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Areas Bounded by Trigonometric Functions.

  1. Jul 31, 2013 #1
    I will do my best to describe the problem I am working on. The problem is not from a textbook or anything but something I am working on independently to strengthen my first year calculus knowledge.

    What I did is I took sin(x) and -sin(x) and graphed them together. Sin(x) and -sin(x) intersect at 0 and pi/2. These intersections will create a shape that resembles a ellipse and that is what i'm working with. What I did is I calculated the area of that shape. To do this I just found the area under the curve for sin(x) between 0 and pi/2 and added the absolute value of the area under the curve for -sin(x) from 0 to pi/2. I wanted to see how the area would increase as I increased/decreased the amplitude and period of the functions. I did this and found a very simple equation that is the same for increasing/decreasing amplitude and period. If I increase/decrease the period or amplitude of both functions equally, such as making the amplitude of both functions 3 or increasing period to 2pi I found an equation for the nth area, where n is any integer. An=4n. So if the amplitude of the function is 5, that is my n. I then did tangent and the same equation arises. So my question is, would this be expected? I was also surprised that the numbers would be so simple. Just a little collaboration on the problem would be appreciated. I'm looking for relations and things like that involving areas of trigonometric functions and put these relations into their most general form. Thanks.
  2. jcsd
  3. Jul 31, 2013 #2
    Let's start here.

    Let ##x\in[0,2\pi)##. There are two values of ##x## for which ##\sin(x)=-\sin(x)##. One of them is ##x=0##. What's the other value?

    Hint: ##\sin\frac{\pi}{2}=1\neq -1=-\sin\frac{\pi}{2}##. :wink:
  4. Jul 31, 2013 #3


    Staff: Mentor

    Maybe kevinnn meant ##\pi## instead of what he wrote: ##\pi/2##. The graphs of y = sin(x) and y = -sin(x) intersect at integer multiples of ##\pi##.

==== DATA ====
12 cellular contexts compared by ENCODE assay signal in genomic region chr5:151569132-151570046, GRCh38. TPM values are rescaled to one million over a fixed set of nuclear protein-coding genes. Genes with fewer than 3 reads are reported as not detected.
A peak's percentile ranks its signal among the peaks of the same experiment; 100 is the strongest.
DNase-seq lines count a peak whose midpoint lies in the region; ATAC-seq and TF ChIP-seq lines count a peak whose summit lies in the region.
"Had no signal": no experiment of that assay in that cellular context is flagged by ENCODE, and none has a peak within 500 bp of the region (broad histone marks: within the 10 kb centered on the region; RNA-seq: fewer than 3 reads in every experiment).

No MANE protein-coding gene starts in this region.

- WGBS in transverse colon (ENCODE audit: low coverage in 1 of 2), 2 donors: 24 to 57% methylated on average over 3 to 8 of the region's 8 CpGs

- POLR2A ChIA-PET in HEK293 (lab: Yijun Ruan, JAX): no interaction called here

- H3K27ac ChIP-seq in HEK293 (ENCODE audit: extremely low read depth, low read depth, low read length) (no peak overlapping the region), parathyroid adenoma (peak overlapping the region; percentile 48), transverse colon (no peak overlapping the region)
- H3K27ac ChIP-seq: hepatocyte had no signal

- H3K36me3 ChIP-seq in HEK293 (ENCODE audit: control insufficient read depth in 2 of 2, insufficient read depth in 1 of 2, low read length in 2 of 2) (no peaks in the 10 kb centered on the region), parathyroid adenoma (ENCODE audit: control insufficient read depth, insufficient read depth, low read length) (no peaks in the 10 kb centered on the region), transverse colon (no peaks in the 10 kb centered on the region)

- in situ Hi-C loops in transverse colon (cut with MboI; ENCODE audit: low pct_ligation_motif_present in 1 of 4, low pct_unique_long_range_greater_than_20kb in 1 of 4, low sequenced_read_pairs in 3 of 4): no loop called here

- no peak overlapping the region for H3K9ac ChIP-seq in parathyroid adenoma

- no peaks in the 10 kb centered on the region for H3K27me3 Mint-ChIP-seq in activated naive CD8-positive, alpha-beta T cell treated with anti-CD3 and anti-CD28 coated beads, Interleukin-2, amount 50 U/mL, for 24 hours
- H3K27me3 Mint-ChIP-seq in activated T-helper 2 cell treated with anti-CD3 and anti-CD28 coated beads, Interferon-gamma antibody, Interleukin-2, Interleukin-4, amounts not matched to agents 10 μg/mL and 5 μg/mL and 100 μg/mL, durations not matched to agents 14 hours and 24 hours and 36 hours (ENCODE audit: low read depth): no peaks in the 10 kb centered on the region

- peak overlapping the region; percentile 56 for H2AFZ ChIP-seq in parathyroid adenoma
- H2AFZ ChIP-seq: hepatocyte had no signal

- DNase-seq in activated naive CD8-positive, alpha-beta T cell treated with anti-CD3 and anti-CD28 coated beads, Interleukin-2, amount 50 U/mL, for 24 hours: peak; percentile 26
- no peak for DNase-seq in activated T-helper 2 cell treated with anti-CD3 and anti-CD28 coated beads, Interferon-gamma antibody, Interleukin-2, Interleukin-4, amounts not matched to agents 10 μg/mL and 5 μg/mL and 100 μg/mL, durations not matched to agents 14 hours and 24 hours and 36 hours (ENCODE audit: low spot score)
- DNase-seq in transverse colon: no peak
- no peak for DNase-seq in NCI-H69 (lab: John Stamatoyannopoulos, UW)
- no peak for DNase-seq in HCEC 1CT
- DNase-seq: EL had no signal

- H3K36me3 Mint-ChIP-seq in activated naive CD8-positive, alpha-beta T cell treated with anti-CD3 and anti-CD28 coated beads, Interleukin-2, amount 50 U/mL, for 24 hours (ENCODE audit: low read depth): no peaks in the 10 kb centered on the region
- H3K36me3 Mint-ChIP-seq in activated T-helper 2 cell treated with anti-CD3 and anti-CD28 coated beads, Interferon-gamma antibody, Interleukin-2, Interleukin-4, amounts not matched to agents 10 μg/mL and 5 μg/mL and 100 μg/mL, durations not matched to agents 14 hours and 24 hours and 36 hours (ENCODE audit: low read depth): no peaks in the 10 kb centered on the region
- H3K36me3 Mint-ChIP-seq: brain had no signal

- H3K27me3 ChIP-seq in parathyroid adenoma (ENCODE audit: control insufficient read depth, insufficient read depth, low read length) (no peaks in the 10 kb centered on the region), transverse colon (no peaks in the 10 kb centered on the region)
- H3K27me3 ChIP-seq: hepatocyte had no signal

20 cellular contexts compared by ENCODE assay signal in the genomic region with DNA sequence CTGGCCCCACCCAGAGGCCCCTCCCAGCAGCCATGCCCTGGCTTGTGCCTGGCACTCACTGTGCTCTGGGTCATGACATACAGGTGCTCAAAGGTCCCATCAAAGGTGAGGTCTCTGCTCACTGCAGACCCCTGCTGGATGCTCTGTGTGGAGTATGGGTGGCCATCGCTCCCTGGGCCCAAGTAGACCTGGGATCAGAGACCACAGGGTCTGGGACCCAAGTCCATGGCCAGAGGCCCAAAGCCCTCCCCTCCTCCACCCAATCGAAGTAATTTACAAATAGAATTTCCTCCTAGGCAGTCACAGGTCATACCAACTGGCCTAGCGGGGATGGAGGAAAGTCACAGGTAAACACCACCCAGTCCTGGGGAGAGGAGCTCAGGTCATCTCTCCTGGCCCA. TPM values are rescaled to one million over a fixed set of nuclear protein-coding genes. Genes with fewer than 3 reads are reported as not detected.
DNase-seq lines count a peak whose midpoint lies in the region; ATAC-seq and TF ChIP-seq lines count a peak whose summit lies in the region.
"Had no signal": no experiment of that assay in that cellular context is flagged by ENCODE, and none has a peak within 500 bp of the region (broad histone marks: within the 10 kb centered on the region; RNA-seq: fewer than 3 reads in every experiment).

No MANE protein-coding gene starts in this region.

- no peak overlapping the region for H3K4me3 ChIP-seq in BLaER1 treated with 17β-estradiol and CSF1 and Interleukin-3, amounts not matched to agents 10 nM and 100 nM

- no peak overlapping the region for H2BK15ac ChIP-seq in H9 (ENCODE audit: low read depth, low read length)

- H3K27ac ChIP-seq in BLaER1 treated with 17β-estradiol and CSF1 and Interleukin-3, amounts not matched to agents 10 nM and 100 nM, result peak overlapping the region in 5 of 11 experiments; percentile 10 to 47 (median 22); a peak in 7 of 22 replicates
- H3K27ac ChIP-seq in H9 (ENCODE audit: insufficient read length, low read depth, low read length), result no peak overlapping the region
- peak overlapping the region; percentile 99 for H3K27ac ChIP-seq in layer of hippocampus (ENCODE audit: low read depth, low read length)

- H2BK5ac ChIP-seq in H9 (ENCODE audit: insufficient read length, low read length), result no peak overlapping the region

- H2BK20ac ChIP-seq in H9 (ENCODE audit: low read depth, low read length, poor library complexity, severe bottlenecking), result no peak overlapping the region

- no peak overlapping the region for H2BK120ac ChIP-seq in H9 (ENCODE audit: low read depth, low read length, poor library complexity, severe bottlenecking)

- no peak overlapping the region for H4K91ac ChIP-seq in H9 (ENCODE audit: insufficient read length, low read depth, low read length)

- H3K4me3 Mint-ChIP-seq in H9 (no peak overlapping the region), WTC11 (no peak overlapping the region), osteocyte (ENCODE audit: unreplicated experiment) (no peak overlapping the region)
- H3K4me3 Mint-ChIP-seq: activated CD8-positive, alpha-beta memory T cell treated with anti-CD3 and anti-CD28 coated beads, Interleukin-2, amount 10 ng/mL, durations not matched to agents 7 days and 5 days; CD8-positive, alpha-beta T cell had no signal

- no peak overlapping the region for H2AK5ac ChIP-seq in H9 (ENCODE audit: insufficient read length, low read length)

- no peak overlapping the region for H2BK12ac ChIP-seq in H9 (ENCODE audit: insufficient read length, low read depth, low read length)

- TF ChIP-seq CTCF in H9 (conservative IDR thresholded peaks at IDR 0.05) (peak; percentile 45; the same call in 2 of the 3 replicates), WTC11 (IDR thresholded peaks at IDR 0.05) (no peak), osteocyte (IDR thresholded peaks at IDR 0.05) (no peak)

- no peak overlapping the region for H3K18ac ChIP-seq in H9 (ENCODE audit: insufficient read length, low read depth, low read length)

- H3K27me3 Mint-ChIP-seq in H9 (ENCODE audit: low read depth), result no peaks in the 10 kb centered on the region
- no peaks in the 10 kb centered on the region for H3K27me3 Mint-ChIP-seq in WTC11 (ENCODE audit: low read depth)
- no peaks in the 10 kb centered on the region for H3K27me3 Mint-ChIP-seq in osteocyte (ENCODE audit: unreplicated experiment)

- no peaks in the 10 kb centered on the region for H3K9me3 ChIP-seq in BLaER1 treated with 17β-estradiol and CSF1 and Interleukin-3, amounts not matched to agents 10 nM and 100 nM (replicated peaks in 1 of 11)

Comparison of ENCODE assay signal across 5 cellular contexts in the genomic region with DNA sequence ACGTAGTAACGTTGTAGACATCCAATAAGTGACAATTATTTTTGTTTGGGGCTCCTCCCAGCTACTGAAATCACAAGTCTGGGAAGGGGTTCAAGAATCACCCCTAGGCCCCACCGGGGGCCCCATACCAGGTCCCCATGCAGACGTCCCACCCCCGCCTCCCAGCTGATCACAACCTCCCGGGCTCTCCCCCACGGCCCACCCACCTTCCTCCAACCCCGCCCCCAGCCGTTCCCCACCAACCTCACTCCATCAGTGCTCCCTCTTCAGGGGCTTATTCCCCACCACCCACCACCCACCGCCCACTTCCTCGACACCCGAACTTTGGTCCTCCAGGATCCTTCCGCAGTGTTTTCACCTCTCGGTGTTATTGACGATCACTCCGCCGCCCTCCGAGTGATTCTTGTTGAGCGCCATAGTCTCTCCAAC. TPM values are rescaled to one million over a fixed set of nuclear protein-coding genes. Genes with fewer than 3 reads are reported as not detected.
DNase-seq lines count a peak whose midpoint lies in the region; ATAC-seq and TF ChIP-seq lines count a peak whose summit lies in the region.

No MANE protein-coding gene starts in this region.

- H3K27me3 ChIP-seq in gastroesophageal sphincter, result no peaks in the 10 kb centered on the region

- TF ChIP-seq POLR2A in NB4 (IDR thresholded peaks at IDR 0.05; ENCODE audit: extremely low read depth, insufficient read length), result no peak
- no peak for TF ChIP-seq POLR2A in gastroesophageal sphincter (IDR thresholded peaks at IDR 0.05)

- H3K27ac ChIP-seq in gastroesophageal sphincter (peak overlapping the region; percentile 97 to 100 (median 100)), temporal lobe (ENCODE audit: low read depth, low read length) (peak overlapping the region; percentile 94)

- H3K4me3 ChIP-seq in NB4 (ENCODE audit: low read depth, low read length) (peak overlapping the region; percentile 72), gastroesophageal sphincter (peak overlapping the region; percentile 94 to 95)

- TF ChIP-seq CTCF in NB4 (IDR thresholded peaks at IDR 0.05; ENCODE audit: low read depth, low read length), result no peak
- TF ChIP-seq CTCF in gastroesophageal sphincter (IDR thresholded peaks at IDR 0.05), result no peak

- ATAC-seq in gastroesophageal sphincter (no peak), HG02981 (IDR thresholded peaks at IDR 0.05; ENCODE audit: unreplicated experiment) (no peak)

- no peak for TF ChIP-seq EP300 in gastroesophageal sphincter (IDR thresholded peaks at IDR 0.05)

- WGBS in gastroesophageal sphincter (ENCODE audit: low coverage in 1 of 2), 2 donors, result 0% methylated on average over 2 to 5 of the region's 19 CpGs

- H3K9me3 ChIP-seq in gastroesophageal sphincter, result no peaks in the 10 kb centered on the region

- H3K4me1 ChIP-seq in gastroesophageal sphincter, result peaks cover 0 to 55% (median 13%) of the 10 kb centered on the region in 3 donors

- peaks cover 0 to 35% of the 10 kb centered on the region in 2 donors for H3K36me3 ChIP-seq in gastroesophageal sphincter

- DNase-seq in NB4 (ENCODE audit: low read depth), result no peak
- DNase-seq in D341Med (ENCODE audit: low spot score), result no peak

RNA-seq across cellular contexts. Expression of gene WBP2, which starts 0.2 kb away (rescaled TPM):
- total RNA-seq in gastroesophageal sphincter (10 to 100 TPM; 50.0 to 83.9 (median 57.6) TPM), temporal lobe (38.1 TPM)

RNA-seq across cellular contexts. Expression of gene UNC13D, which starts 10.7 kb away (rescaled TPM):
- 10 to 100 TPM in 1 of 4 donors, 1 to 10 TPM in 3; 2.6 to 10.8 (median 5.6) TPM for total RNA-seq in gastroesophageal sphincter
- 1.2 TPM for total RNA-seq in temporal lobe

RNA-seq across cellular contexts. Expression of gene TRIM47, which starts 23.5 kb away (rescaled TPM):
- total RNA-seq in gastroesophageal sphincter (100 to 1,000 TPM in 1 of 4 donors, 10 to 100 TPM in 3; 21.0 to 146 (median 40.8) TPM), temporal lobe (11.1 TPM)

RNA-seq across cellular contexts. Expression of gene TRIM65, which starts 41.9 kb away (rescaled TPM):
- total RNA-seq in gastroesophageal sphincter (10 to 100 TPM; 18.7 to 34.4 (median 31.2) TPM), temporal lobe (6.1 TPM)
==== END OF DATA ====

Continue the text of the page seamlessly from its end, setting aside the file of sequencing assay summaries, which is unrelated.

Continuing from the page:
5. Jul 31, 2013 #4
    I'm sorry that was a bad typo. I meant to say pi. I did all the calculations using pi because I wanted the shape created by the two graphs to be closed.
  6. Aug 2, 2013 #5
    That is wonderful that you are experimenting and trying to discover things. That is an excellent way to gain a deeper understanding of calculus.

    One thing that may be of benefit is the following property of integrals:
    [itex]\int c f(x) dx [/itex] = [itex]c \int f(x) dx [/itex]

    - Junaid Mansuri
    Last edited: Aug 2, 2013
  7. Aug 2, 2013 #6
    Thanks for the reply Junaid. I used this property a lot during simplification processes. I am now trying to figure out the results of the problem. The final equation is so simple and it is interesting to me that the tangent function would have the same equation for finding areas as the sine function. The mathematician I was talking to earlier was interested in the problem and wanted to look deeper into it but we got kicked out of the building because it was closing time. I figured talking on here would be a good thing because there is not just one mathematician I can talk to but many.
  8. Aug 2, 2013 #7
    hehe, very cool. I'm curious what interval you are using to find the area bounded by the tangent function since it doesn't define a closed region in and of itself.
  9. Aug 3, 2013 #8
    For the tangent function I'm using the interval [0,pi/4]. It just looked like the most logical interval because like you said, I can't do [0,pi/2) or a similar interval. It just appeared to me that working with intervals that result in nice answers, such as tan(pi/4)=1 would result in nice equations and numbers to work with. Would you have done something different?
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